Eli Stine received his Ph.D. from the McIntire Department of Music at U.Va. after successfully defending his dissertation entitled, “Modeling Natural Systems in Immersive Electroacoustic Sound.” His compositions and music software research have been programmed internationally, including recently at the 2018 New Interfaces for Musical Expression Conference, 2018 International Computer Music Conference, and the 2019 International Conference on Computational Intelligence in Music, Sound, Art, and Design. His collaborative marine soundscape research has been presented at the Association for the Sciences of Limnology and Oceanography 2019 Aquatic Sciences meeting and the 2019 Workshop on Intelligent Music Interfaces for Listening and Creation. His sound design for film has been featured in USA Today, the Economist, and as part of a virtual reality adaptation of Franz Kafka’s Metamorphosis which has been installed in over 25 countries around the world since late 2017. Postgraduation, Eli will join the staff of Oberlin Conservatory as a visiting assistant professor of technology in music and related arts.
Modeling Natural Systems in Immersive Electroacoustic Sound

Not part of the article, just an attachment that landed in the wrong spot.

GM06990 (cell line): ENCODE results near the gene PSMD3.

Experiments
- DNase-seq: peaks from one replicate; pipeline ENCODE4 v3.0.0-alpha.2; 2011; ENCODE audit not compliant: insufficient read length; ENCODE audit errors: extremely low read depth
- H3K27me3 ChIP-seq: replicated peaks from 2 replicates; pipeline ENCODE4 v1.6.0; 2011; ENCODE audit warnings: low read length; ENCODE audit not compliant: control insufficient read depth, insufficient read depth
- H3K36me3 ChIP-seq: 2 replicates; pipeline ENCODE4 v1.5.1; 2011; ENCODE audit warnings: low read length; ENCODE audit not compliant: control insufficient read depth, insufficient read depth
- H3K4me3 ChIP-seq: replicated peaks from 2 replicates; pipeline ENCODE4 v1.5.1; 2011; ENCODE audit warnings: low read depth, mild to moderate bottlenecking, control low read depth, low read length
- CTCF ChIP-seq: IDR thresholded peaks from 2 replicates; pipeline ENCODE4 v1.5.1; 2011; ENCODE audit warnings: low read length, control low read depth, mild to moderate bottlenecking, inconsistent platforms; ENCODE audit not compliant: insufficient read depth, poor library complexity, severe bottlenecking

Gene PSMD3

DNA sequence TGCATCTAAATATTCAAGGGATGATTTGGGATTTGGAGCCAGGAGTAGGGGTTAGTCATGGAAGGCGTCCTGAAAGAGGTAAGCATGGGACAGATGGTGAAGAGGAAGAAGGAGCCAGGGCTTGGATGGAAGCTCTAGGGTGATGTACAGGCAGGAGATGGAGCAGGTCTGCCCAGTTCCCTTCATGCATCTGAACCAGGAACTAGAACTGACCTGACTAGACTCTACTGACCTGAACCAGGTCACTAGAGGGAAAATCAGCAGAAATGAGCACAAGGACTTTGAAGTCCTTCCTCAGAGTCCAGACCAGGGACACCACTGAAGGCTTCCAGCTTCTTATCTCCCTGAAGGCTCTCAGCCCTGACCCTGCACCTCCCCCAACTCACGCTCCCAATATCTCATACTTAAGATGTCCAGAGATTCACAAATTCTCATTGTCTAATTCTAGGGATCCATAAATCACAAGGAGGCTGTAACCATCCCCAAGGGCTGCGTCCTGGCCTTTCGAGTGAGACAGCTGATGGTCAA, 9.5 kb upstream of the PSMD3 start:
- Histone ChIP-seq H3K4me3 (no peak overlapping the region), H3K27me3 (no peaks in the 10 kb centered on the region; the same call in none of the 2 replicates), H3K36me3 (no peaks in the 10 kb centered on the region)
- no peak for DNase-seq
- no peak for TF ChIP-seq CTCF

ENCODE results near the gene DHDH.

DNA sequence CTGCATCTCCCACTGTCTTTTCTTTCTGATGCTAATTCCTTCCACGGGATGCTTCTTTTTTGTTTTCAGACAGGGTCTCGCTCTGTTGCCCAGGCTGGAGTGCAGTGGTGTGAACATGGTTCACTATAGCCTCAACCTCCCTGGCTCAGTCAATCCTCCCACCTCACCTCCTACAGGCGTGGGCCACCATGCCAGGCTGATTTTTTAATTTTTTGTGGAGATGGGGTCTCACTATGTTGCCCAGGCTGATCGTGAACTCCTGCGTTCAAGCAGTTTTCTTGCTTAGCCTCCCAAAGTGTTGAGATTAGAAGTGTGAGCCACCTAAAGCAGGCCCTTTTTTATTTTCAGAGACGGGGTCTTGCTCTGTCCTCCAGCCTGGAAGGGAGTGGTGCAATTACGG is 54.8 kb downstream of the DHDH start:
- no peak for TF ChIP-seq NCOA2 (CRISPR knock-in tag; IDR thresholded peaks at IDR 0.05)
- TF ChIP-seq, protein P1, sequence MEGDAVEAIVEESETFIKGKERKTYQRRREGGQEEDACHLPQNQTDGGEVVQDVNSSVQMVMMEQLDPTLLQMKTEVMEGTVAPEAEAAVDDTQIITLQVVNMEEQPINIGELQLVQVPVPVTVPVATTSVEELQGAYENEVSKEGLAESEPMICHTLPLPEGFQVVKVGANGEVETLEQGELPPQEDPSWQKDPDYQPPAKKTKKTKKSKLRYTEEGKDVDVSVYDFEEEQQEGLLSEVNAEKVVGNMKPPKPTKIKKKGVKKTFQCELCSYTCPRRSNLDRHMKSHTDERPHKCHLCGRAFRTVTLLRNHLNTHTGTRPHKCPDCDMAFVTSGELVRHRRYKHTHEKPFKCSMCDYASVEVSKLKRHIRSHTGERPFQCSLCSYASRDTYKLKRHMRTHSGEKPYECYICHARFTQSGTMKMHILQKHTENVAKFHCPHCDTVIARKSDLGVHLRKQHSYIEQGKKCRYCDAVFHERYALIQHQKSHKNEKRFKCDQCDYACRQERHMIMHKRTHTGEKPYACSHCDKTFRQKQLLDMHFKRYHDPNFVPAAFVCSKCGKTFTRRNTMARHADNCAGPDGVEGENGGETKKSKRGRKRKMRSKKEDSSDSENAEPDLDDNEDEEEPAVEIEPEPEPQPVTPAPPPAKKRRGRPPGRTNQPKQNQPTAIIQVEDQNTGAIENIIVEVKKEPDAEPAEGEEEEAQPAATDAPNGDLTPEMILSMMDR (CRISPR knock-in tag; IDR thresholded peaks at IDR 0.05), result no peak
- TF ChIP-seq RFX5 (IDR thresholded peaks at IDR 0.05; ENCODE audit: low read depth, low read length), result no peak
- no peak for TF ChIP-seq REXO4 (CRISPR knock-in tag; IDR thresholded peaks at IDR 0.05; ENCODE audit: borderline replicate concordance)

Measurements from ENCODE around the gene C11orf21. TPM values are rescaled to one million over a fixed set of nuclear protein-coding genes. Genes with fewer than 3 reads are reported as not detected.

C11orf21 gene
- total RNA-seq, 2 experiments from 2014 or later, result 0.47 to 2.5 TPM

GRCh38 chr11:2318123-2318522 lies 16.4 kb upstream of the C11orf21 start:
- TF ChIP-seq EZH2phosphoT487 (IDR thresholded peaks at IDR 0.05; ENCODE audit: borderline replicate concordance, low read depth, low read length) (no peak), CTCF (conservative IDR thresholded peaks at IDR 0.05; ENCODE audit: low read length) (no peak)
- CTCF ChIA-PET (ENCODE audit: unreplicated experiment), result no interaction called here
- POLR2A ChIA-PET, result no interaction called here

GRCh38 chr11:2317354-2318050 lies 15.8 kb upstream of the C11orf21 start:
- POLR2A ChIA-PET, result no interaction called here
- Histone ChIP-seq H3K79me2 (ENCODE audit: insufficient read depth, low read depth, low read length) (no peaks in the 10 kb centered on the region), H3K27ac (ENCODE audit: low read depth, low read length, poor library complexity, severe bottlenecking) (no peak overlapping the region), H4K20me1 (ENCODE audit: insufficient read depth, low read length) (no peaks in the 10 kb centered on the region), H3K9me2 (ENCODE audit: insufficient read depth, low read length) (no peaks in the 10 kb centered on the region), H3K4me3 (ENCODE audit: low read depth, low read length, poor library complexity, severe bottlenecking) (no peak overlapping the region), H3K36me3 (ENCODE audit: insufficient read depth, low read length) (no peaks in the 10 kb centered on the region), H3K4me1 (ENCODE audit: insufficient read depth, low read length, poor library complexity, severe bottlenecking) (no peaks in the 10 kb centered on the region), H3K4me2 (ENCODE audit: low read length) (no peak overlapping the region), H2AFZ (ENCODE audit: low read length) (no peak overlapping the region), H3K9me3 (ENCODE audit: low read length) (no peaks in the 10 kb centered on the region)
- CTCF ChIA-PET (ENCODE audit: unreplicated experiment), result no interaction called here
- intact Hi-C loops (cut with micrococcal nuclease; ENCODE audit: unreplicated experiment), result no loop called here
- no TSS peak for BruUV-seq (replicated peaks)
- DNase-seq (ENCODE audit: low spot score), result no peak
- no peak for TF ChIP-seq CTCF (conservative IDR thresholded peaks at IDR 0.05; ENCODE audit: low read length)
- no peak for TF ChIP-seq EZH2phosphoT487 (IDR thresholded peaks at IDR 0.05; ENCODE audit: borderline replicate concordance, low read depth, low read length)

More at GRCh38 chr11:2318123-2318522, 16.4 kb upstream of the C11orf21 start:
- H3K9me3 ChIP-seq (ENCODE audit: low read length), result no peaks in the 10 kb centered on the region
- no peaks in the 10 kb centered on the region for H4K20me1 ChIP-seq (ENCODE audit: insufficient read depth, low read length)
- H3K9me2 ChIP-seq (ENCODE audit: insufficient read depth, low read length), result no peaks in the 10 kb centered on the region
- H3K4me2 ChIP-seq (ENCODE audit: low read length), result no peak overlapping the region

How can models of natural systems be used to compose electroacoustic music? To explore answers to this question the author presents software built in the Max programming language and multi-channel electroacoustic compositions made using that software that explore different ways to musically encode the processes present in three natural systems: flocks of birds, island shorebird habitats, and oyster reef ecosystems. The process of building and using representative models of these systems leads to their extension into novel, natural system-inspired sound production methodologies. Spatialization is privileged as a domain for both listening to systemic properties and as central to the compositional practice of telling ‘system stories’ through sound. Supplementing the presentation and discussion of these projects is an overview of relevant historical threads within the domains of natural computing, algorithmic acousmatic composition, sonification and data-driven music, live electronics, and software art, along with the introduction of an evaluative framework for work of this type. Broader topics explored include the musical potentials of different models of natural systems, the differences between how humans experience and computers encode natural systems, and how sonic re-embodiments of natural systems may be listened to.